Doing Less but Getting More Done


Do you have a problem with productivity?Do Less and Be More Productive

The likelihood is that you’ll answer yes. A large majority of us, whether office workers or not, think we could be doing more despite the heavy workload we already try to push through each week. In fact, workers tend to obsess around the idea of productivity and the next hack that can help them complete an endless list of tasks.

If we want to get more done within our time frames, could the answer simply begin with doing less?


Stop Chaining Yourself to Your Desks

The common train of thought is that if we are more productive we can get more done, we’re ahead in the workplace and on track to having a fantastic social life outside of work. However, what determines between this little image and the reality is how we perceive productivity.

It is instead about understanding the fundamentals behind how your brain works rather than just setting up camp at your desk, taking on a heap of work, and downloading a bunch of tools that promise to help you (which, let’s face it, you’ll soon abandon).

Start by Saying No!

You may think you can take on the world, but every time you say yes you are effectively saying no to something else; something which perhaps should have taken priority.

Don’t get us wrong, we know that it will be hard putting ‘laziness’ into practice and remaining disciplined and on track but just give it a go. Forget the nagging feeling that you could be doing more and learn to say no to yet another project, another meeting and another conference call.

Being productive isn’t about taking on as much as you can and working yourself to the ground in the process. It also means producing as much value for your company as possible and not becoming swamped in tasks that you don’t really have time for. We’re talking photocopying, shredding, hold punching and printing; those jobs that aren’t necessarily the most important. The point we’re trying to make is that if you can delegate don’t be afraid to do so and free up some of your own time to really get on with the most important jobs.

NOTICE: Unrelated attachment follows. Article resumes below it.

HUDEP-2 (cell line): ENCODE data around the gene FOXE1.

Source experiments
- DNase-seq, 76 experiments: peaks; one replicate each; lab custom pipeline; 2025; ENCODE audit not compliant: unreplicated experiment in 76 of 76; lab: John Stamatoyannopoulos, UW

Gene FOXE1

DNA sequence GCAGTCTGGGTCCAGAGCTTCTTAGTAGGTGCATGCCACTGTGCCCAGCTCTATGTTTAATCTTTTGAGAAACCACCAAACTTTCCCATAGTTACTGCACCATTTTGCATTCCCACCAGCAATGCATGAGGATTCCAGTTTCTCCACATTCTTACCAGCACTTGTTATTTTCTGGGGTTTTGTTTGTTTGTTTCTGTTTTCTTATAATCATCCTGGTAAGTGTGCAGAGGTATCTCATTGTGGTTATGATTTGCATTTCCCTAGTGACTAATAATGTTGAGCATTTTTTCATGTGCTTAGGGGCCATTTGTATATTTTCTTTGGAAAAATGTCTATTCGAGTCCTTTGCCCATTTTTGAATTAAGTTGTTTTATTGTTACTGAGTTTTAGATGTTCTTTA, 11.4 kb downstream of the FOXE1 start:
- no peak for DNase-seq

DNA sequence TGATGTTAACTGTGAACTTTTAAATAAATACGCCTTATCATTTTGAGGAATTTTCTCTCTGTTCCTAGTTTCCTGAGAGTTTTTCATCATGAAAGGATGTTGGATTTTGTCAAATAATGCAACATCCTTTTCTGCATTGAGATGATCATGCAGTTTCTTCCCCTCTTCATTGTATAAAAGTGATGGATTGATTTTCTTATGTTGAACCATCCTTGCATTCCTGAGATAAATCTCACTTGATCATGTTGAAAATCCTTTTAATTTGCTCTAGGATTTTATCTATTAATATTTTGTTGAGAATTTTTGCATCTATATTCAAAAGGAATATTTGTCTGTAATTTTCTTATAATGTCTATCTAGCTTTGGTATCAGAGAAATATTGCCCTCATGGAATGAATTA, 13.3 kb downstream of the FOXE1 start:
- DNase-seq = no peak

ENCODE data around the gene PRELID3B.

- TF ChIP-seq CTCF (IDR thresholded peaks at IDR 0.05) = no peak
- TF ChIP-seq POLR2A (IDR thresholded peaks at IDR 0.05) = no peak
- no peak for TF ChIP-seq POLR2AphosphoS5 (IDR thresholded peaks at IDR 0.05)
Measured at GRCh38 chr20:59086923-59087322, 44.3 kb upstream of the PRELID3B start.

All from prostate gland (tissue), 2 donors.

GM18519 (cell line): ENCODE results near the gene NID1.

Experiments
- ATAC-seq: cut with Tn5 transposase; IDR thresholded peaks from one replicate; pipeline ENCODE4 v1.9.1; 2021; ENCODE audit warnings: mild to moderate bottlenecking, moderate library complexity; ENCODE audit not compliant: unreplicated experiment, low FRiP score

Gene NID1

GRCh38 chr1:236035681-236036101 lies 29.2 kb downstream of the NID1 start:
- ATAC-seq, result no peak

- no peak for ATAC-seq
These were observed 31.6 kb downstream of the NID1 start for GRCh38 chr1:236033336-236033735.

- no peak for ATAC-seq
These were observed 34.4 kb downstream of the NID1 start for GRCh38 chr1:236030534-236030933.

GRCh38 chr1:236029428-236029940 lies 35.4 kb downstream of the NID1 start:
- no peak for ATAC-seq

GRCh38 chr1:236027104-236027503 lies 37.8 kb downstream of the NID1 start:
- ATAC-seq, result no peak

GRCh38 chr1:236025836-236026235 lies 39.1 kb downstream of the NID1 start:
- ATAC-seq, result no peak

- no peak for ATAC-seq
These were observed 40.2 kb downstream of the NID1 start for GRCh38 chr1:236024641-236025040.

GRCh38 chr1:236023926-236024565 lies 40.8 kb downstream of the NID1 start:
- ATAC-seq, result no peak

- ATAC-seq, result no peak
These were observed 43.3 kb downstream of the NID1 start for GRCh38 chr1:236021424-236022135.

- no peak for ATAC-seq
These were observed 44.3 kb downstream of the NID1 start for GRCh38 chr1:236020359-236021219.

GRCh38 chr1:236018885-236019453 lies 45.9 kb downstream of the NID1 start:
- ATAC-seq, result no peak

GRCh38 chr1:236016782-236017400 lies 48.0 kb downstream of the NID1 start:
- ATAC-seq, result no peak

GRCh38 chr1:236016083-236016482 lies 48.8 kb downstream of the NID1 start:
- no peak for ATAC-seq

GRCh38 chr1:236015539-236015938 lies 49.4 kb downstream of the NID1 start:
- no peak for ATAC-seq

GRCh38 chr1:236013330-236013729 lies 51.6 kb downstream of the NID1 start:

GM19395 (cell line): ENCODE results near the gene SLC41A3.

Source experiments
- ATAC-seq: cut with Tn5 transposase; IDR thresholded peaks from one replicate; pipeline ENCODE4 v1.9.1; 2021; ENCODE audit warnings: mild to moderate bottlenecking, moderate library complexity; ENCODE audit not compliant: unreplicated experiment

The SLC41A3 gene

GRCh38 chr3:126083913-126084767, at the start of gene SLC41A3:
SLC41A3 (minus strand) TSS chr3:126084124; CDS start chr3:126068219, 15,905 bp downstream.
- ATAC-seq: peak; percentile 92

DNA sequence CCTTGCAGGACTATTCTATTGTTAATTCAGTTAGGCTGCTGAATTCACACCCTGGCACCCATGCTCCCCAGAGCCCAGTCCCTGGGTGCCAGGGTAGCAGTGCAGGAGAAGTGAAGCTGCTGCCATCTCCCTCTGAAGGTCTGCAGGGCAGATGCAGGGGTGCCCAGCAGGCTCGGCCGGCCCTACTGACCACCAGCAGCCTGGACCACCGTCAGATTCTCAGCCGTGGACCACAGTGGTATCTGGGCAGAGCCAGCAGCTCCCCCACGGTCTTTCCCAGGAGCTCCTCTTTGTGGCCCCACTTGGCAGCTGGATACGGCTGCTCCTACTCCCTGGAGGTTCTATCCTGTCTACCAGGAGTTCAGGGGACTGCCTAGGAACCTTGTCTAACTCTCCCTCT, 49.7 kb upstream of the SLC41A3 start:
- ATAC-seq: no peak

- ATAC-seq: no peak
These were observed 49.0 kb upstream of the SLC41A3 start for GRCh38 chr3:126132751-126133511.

And despite what you may think, you’re not going to impress anyone taking on a load of extra work if you can’t actually do it. Really, what is the point in spending hours on a task that you don’t really understand and could have been completed by someone more competent in the first place? The definition of unproductive in our eyes.

And whilst you continue to say no, why not try working offline? The online world is a distracting place and you can avoid the temptation by turning it off. Did you know that 60% of distractions at the office come from the internet, emails and phones? It is likely that you are often part way through a project when you are taken away by a call or email ensuring that you are now completely removed from the task in hand. We know that it’s not always viable to turn off your distractions, particularly emails and phone calls, but if you can try even for just an hour.

Don’t Just Take Our Word for it…

…there are a multitude of studies out there suggesting exactly this; productivity isn’t about spreading yourself thin. Doing less and doing it without interruption is certainly the way forward in terms of being more productive.

According to Lifehack productivity is reduced by as much as 40% when attempting to multi-task and that leisure is in fact the new productivity. That may sound a little illogical but it’s true. Working too much leaves us unproductive, sick, unhappy, burned out and disengaged resulting in projects which are completed half-heartedly. When discussing productivity in the workplaceBrigid Schulte, author of Overwhelmed: Work, Love and Play When No One Has the Time; we are LESS productive, creative and innovative than we would be if we had more time off.

Residing in this continued state of ‘busyness’ actually prevents us from entering a mental state which makes room for unexpected connections and those lightbulb moments. In fact, despite appearing idle whilst daydreaming or mind wandering the brain is actually working particularly hard in these moments. Why? Well these unfocused, default mode allows us to tap into a greater array of mental resources.

It’s Not about Being Lazy

Our minds need down time, otherwise we are always under stress, feeling the pressure of deadlines, constantly checking emails and making calls. Therefore doing less isn’t about being lazy it’s about focusing on quality rather than quantity.

So why not have a go at doing a bit less and we are certain that you’ll accomplish a lot more?

Posted by Paul Randall
15th June 2015